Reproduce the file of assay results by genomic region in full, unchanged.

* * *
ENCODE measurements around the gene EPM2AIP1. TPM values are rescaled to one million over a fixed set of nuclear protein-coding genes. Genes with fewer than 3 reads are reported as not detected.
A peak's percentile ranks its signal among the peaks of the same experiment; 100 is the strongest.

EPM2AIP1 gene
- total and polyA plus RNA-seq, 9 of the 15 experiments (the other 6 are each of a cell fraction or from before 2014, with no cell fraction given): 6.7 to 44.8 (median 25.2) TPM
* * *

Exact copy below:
ENCODE measurements around the gene EPM2AIP1. TPM values are rescaled to one million over a fixed set of nuclear protein-coding genes. Genes with fewer than 3 reads are reported as not detected.
A peak's percentile ranks its signal among the peaks of the same experiment; 100 is the strongest.

EPM2AIP1 gene
- total and polyA plus RNA-seq, 9 of the 15 experiments (the other 6 are each of a cell fraction or from before 2014, with no cell fraction given): 6.7 to 44.8 (median 25.2) TPM